“In 1966, when the War on Poverty programs were finally up and running, the national poverty rate stood at 14.7 percent. By 2014, it stood at 14.8 percent. In other words, the United States had spent trillions of dollars but seen no reduction in the poverty rate.” Brooks said.
In a 2017 article for Foreign Affairs, Brooks wrote that the War on Poverty “got the U.S. government into the business of treating people left behind by economic change as liabilities to manage rather than as human assets to develop.” He added that, “taking away the incentive to work by paying people to stay home takes away people’s happiness!”
Then, Brooks seamlessly segued to the argument of creating equal opportunity for all. “It’s important to recognize that the American dream has not been applied equally across the board.” Brooks said that this realization is important for the empathetic response needed to create a more prosperous future.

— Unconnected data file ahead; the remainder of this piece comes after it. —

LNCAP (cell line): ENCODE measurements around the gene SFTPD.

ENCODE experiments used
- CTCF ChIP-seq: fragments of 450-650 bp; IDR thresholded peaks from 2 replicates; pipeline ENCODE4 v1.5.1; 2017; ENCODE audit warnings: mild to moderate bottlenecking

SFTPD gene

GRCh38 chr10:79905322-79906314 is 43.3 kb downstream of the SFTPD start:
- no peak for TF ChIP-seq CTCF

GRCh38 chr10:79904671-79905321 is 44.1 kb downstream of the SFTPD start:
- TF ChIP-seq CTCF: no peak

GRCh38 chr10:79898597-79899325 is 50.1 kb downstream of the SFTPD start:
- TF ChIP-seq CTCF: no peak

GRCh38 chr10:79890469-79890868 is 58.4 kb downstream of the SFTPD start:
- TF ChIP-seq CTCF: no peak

Free Speech on College Campuses
Not backing away from hot topics in today’s world, Brooks commented on free speech on college campuses. Brooks said that he sees a lack of tolerance for free speech across the US on college campuses.
Colleges need leaders that have the courage to not shut down ideas…this is America. We need more free speech, not less of it!
“Just bring on the ideas” was Brooks’ suggestion for the mindset colleges should have. He said that young college students need to be exposed to all ideas, and that they’ll be better off for it. Brooks concluded his monologue on free speech by saying we need a culture in which we love each other enough to trust that we have good intent when we speak.